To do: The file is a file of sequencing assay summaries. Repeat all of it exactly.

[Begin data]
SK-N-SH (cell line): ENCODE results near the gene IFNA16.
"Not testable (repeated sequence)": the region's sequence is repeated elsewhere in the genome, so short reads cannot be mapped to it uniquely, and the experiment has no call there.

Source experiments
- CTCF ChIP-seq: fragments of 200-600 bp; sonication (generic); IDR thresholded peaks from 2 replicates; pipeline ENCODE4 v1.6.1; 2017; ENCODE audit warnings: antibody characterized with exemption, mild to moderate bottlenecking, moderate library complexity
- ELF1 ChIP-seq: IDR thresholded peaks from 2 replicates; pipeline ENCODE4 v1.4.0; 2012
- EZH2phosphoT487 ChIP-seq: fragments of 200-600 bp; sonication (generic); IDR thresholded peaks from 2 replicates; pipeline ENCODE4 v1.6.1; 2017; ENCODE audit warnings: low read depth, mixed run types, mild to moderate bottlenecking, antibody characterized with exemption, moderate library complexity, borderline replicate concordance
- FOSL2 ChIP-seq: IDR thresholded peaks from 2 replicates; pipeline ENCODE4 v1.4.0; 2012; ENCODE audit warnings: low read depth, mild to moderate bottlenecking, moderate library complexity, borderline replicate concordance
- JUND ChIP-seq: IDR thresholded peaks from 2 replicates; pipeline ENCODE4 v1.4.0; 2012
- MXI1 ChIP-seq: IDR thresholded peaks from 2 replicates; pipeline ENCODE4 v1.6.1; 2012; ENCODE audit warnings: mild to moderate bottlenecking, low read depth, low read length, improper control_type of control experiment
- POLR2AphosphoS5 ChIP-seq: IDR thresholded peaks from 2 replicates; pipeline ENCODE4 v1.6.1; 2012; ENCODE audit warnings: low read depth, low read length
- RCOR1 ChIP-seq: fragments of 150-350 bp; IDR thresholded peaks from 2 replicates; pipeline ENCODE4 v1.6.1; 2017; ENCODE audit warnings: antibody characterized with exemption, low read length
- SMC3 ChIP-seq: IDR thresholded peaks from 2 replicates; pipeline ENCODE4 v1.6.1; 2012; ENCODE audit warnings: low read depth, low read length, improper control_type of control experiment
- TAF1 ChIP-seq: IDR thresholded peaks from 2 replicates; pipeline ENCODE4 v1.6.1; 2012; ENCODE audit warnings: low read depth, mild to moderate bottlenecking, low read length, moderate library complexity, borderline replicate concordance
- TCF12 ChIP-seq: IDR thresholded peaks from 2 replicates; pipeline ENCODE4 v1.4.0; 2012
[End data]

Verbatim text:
SK-N-SH (cell line): ENCODE results near the gene IFNA16.
"Not testable (repeated sequence)": the region's sequence is repeated elsewhere in the genome, so short reads cannot be mapped to it uniquely, and the experiment has no call there.

Source experiments
- CTCF ChIP-seq: fragments of 200-600 bp; sonication (generic); IDR thresholded peaks from 2 replicates; pipeline ENCODE4 v1.6.1; 2017; ENCODE audit warnings: antibody characterized with exemption, mild to moderate bottlenecking, moderate library complexity
- ELF1 ChIP-seq: IDR thresholded peaks from 2 replicates; pipeline ENCODE4 v1.4.0; 2012
- EZH2phosphoT487 ChIP-seq: fragments of 200-600 bp; sonication (generic); IDR thresholded peaks from 2 replicates; pipeline ENCODE4 v1.6.1; 2017; ENCODE audit warnings: low read depth, mixed run types, mild to moderate bottlenecking, antibody characterized with exemption, moderate library complexity, borderline replicate concordance
- FOSL2 ChIP-seq: IDR thresholded peaks from 2 replicates; pipeline ENCODE4 v1.4.0; 2012; ENCODE audit warnings: low read depth, mild to moderate bottlenecking, moderate library complexity, borderline replicate concordance
- JUND ChIP-seq: IDR thresholded peaks from 2 replicates; pipeline ENCODE4 v1.4.0; 2012
- MXI1 ChIP-seq: IDR thresholded peaks from 2 replicates; pipeline ENCODE4 v1.6.1; 2012; ENCODE audit warnings: mild to moderate bottlenecking, low read depth, low read length, improper control_type of control experiment
- POLR2AphosphoS5 ChIP-seq: IDR thresholded peaks from 2 replicates; pipeline ENCODE4 v1.6.1; 2012; ENCODE audit warnings: low read depth, low read length
- RCOR1 ChIP-seq: fragments of 150-350 bp; IDR thresholded peaks from 2 replicates; pipeline ENCODE4 v1.6.1; 2017; ENCODE audit warnings: antibody characterized with exemption, low read length
- SMC3 ChIP-seq: IDR thresholded peaks from 2 replicates; pipeline ENCODE4 v1.6.1; 2012; ENCODE audit warnings: low read depth, low read length, improper control_type of control experiment
- TAF1 ChIP-seq: IDR thresholded peaks from 2 replicates; pipeline ENCODE4 v1.6.1; 2012; ENCODE audit warnings: low read depth, mild to moderate bottlenecking, low read length, moderate library complexity, borderline replicate concordance
- TCF12 ChIP-seq: IDR thresholded peaks from 2 replicates; pipeline ENCODE4 v1.4.0; 2012